I called everybody. This City Department. That nonprofit organization. This Homeless Advocacy group. I’ve worked in the homelessness industrial complex, so I know what I’m doing. Some of my most fulfilling moments were housing homeless families. But my situation now is during COVID, and all bets are off. The City ain’t touching unhoused people. I was told in so many words that, first of all, ain’t nobody catching COVID to come clean up a little two-tent encampment in the Central District. And second, because there was no good COVID-safe housing options for homeless people right now, advocates had demanded that any place that even looked like somebody might be living in, officials were to keep their hands off of it. No, they wouldn’t tow the car away, even tho, by now, it was just filled up with her junk, and Bianca (and sometimes her boyfriend) was sleeping on piles of junk inside the tent, which was quickly becoming too full for habitation. I told agencies: This wouldn’t happen on Mercer Island! I don’t care what the COVID protocols are. And that I wasn’t even trying to get the people moved ʼcause I understand that there is a homelessness problem in this City, and that if people could do better, they probably would have already. It ain’t about the people. I know the people. By name. It’s the trash! Seattle ought to be shame of itself for letting the garbage overrun parts of our city like this. Seattle, you can do better.
Eventually, my son paid $400 to have a Black-owned nonprofit I’m associated with have their guys come and pick the trash up on a truck. Did I mention that I’m Black? And that I am retired, on Social Security, disabled, and a senior citizen. That was the cheapest option I could find. And it was well worth it. The “City-Approved” disposal guys cost $500 just to come out, and then $75 an hour on top of that. And I would have to provide the protective equipment. When I told Bianca that I was going to have someone come and get her trash, and whatever she wanted to keep she better pick it up now, she said I could take everything that was laying out on the ground. It took two truckloads to move all her stuff off the sidewalk and spilling over outside her tent. Ganja is neat. Every morning he gets up and takes his trash down to the public dumpster in the park next door. He never has that much. I gave him a little money for Christmas and took him a couple of blankets when it snowed this winter. He fixed the headlight on my car. So, truly, this ain’t about the people. I know the people. It’s the trash!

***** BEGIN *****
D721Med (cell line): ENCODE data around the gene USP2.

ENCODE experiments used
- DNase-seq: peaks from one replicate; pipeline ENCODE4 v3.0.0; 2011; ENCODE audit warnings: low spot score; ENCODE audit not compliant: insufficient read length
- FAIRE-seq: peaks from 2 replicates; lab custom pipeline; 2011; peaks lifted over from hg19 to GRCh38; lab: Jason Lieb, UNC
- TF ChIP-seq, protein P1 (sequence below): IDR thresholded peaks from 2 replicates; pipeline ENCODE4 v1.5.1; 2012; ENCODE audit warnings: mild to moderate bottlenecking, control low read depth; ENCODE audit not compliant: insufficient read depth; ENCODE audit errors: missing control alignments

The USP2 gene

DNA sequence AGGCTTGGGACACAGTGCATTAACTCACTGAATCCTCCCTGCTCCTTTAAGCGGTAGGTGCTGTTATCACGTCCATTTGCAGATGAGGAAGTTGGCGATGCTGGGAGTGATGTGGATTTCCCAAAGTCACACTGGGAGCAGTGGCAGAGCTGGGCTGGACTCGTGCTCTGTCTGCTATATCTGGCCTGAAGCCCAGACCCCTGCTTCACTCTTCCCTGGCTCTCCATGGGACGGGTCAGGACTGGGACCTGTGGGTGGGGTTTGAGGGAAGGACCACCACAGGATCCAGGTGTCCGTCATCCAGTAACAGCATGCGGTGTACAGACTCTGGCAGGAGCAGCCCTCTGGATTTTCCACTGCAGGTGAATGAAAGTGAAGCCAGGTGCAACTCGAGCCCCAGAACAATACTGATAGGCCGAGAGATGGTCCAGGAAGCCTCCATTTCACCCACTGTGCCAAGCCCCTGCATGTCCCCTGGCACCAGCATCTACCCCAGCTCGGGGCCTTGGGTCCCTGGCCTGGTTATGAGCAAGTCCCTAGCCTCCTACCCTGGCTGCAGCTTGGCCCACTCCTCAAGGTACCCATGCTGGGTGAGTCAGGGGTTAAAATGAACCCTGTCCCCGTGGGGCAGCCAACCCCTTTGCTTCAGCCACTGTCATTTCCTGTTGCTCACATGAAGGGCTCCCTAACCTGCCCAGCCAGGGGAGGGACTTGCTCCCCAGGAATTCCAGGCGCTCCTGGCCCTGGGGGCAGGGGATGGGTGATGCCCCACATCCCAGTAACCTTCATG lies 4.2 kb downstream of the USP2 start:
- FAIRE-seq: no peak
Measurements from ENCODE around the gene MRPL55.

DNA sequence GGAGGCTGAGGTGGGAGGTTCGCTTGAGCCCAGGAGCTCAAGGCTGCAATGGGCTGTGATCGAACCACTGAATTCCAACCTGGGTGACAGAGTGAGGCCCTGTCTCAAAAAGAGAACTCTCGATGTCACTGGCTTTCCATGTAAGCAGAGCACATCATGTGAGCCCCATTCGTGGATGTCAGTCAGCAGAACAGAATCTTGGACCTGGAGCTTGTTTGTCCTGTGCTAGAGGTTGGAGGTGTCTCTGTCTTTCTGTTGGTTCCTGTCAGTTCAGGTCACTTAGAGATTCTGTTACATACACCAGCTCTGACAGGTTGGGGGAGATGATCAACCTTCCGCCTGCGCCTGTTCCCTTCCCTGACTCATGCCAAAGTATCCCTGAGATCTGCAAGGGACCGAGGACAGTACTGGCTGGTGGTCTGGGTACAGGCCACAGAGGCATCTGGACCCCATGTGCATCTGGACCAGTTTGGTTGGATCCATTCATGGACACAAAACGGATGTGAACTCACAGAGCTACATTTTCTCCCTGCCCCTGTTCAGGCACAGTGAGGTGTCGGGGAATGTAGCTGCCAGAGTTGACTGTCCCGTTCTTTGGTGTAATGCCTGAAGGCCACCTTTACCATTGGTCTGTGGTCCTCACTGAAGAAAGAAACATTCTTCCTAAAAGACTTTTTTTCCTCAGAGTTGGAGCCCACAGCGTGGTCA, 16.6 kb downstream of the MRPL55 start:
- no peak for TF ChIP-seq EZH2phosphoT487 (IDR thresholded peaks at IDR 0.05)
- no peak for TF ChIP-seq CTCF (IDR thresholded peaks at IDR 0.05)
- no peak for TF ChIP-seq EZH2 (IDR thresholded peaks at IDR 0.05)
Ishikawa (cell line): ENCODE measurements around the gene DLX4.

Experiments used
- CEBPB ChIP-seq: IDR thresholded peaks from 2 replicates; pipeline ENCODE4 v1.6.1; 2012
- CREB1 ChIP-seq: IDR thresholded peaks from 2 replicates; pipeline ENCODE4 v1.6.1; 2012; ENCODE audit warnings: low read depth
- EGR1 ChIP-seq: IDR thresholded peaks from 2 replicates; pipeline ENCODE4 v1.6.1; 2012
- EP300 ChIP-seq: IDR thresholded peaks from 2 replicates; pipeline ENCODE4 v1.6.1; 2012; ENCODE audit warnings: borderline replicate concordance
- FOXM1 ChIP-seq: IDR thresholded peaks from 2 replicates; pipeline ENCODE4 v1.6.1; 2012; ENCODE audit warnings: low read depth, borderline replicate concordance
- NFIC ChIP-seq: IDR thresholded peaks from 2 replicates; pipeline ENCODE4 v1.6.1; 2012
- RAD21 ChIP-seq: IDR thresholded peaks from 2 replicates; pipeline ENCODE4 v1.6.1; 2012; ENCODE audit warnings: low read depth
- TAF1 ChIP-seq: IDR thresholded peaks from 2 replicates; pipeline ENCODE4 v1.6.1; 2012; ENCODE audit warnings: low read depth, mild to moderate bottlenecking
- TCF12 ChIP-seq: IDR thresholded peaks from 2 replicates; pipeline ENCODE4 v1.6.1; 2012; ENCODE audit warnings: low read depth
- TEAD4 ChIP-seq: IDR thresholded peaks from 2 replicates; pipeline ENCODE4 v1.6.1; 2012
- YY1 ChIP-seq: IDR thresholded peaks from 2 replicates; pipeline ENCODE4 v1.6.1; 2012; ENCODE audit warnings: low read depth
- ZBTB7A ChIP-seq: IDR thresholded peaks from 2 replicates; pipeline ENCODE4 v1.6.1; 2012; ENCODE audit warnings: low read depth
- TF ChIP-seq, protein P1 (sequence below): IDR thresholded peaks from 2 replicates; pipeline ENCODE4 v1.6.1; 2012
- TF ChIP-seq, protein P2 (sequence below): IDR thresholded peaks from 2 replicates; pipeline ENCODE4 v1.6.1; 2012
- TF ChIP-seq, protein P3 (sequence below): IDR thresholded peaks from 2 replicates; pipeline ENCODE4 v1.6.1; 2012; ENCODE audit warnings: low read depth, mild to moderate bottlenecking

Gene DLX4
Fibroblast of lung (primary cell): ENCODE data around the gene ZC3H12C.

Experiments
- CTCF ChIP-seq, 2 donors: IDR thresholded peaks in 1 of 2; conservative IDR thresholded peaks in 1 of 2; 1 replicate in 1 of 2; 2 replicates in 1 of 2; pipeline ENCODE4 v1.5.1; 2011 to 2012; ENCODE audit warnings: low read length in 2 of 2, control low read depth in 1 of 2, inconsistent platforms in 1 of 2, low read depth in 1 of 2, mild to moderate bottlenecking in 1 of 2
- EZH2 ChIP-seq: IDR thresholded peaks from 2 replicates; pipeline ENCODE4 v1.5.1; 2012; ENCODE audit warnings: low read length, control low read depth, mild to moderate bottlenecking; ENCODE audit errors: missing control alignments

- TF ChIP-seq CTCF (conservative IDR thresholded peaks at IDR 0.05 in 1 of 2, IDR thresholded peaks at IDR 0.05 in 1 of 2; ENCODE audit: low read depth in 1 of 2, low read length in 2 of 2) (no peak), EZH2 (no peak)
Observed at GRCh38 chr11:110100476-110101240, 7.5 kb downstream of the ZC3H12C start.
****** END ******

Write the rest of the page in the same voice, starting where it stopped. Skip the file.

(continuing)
Seattle is one of the most giving, most accepting, most liberal cities in the world. I truly believe that. When I first moved here, a Black woman in the nail salon at the Beauty College told me, “If you can’t make it in Seattle, you stupid!” Seattleites love to give. A city full of white ex-hippies that used to live in tents their own selves. Just for fun. We are, at the very least, tolerant of our homeless neighbors. But don’t nobody want to have bodily fluids (and worse) in their front yard. Don’t nobody want to have to look at rats running all over piles of garbage when they go out on the porch to enjoy a rare day of sunshine. I’m starting to believe the City’s lack of commitment to rid Seattle of homeless-related trash and garbage is political. ʼCause if homeless people are associated with filth and vermin, people will have less empathy for them. The person is then seen to be the problem instead of the lack of adequate systems in place for a city that has raised rents so much that can’t nobody afford to keep no apartment no way. So then you can just hate on the homeless for bringing their garbage to your street.